The Unapologetic Mathematician

Mathematics for the interested outsider

Simply-Connected Spaces and Cohomology

We’ve seen that if a manifold M is simply-connected then the first degree of cubic singular homology is trivial. I say that the same is true of the first degree of de Rham cohomology.

Indeed, say that M is simply-connected, so that any closed curve c can be written as the boundary c=\partial S of some surface S. Then we take any closed 1-form \omega with d\omega=0. Stokes’ theorem tells us that

\displaystyle\int\limits_c\omega=\int\limits_{\partial S}\omega=\int\limits_Sd\omega=\int\limits_S0=0

for any closed curve c. But this means that every closed 1-form \omega is path-independent, and path-independent 1-forms are exact. And so we conclude that H^1(M)=0, as asserted.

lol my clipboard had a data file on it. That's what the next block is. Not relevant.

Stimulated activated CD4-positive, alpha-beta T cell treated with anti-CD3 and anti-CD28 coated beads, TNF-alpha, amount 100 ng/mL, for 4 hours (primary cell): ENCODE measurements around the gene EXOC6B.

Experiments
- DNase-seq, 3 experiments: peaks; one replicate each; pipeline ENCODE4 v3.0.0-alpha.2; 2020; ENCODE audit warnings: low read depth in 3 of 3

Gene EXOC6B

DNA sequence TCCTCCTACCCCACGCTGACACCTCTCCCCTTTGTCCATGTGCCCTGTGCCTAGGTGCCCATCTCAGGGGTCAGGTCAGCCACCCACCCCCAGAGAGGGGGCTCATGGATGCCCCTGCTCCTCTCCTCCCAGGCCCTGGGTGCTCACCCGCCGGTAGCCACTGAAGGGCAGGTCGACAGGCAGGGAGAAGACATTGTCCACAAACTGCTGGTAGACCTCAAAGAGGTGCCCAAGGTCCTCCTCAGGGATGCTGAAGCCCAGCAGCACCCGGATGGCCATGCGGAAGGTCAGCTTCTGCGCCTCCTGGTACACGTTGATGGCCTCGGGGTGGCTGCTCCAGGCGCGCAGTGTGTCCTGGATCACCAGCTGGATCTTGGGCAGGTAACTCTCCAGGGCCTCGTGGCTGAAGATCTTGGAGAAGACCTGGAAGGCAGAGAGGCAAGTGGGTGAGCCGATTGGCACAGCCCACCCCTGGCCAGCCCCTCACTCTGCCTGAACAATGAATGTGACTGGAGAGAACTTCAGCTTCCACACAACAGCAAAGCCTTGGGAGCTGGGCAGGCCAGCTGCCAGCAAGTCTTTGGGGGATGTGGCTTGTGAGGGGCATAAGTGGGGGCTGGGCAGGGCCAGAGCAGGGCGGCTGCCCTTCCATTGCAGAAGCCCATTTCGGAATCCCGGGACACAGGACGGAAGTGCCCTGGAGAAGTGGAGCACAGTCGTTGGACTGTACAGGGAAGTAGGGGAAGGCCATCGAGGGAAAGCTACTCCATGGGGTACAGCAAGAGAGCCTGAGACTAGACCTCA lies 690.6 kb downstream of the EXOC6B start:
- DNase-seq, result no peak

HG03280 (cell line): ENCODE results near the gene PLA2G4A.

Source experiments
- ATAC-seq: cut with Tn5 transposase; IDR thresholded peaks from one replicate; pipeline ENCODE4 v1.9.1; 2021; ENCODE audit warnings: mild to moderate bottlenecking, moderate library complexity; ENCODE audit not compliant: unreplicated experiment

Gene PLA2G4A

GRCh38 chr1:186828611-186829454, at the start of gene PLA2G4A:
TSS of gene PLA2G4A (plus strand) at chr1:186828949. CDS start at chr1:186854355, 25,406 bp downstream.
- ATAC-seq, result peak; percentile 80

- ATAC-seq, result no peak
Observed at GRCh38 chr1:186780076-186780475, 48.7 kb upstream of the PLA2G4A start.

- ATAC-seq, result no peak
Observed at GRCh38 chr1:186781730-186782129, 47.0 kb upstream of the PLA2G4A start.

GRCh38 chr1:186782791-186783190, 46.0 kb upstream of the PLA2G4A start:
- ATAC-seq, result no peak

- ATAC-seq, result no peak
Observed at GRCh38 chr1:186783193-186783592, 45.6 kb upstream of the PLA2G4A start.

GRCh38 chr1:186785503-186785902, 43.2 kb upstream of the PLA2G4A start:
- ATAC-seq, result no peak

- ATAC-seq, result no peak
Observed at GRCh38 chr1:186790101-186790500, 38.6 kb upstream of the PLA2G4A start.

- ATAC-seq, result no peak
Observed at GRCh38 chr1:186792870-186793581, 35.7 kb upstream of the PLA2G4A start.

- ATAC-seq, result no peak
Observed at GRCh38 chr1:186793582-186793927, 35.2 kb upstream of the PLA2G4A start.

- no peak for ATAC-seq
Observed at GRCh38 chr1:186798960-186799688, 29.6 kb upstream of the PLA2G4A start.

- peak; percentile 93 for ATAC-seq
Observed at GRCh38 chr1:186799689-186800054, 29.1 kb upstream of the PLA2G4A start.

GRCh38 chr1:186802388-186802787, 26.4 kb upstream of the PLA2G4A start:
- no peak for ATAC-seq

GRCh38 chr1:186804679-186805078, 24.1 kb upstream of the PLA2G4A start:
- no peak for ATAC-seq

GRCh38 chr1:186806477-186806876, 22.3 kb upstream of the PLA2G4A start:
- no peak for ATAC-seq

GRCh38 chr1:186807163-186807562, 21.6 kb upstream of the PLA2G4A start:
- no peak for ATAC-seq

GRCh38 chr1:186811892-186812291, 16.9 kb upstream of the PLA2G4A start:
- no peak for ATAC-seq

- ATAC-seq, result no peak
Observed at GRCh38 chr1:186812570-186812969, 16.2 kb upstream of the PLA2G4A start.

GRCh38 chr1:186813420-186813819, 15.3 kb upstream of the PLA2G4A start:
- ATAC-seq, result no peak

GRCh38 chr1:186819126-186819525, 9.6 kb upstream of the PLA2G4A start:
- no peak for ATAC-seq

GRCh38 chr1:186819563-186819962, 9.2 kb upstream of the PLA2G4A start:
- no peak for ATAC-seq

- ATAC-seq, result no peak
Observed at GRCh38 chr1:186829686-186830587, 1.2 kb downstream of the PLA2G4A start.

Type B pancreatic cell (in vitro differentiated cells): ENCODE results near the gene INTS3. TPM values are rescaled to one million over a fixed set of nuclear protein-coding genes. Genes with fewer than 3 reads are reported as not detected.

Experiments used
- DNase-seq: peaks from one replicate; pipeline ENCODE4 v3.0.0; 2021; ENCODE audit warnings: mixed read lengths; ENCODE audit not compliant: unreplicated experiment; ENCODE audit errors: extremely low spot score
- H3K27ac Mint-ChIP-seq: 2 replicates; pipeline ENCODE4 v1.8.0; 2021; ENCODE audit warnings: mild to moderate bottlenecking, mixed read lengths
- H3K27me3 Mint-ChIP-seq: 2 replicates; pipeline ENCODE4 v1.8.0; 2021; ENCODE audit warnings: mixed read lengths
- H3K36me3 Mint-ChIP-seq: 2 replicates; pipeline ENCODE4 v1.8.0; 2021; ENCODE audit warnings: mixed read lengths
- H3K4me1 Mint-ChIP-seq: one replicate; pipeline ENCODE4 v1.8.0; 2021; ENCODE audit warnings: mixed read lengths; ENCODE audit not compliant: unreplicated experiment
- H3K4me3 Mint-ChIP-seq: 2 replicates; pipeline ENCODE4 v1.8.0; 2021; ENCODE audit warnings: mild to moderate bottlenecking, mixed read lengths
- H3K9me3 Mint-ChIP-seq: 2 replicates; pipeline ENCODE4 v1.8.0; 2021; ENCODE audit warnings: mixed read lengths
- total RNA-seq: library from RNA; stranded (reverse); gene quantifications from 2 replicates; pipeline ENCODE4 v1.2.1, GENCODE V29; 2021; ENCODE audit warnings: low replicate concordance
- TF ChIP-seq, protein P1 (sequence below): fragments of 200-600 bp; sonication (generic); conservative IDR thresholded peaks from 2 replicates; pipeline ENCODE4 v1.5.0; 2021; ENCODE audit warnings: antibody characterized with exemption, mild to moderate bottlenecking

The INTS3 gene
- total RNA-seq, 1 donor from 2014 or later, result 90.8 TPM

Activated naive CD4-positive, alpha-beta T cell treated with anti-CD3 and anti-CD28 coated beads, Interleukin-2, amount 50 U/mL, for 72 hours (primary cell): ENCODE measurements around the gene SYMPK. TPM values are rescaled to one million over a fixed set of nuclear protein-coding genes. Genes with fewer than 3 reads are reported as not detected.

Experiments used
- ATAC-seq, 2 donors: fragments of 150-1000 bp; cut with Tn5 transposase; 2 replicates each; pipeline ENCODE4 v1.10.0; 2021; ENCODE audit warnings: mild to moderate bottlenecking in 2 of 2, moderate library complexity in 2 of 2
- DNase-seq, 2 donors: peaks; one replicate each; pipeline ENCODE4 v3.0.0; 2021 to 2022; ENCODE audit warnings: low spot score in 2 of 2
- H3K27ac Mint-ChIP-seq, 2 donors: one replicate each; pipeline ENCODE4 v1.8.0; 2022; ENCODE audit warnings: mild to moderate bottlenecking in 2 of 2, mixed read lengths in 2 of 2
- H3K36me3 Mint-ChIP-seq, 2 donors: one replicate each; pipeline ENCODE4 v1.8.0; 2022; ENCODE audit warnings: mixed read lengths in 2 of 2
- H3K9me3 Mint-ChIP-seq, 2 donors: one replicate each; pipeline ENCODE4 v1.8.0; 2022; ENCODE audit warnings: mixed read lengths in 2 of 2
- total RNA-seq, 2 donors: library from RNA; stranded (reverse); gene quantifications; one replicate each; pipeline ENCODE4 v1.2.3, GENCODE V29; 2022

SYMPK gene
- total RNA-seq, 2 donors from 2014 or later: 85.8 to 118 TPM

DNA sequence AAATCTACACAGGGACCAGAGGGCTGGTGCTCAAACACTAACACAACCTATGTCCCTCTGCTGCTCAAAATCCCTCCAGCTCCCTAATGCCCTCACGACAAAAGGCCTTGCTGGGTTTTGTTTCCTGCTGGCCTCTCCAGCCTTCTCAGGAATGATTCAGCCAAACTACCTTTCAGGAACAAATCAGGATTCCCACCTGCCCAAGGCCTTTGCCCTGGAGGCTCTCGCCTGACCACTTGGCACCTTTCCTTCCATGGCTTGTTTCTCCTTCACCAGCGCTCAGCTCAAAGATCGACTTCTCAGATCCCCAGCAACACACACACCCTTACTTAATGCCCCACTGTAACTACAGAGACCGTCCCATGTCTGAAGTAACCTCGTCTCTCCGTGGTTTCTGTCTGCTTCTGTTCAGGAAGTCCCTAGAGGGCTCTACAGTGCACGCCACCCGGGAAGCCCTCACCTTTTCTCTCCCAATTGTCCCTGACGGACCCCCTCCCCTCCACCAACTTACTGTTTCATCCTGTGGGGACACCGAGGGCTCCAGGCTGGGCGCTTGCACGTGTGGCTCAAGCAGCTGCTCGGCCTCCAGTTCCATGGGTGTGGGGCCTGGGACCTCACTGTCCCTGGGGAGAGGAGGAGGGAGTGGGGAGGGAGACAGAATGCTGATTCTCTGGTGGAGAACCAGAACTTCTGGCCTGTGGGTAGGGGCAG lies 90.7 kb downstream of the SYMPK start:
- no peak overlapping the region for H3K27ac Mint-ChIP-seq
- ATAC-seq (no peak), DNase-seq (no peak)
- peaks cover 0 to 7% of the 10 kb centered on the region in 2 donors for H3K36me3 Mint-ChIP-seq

It will (eventually) turn out that the fact that both H_1(M) and H^1(M) vanish together is not a coincidence, but is in fact an example of a much deeper correspondence between homology and cohomology — between topology and analysis.

December 17, 2011 - Posted by | Differential Topology, Topology


  1. This is wrong, Stokes theorem doesn´t say that, the theorem is just for (n-1)-forms in n-dimensional manifolds, so what is proven here works only for 2-dimensional manifolds.

    Comment by Kalejandro | November 9, 2017 | Reply

    • Or… you could actually click through that link (this one, just to help you out a little more) and learn about the generalization of Stokes’ theorem to all other dimensions, which subsumes the divergence theorem, the fundamental theorem of calculus, and more!

      Comment by John Armstrong | November 9, 2017 | Reply

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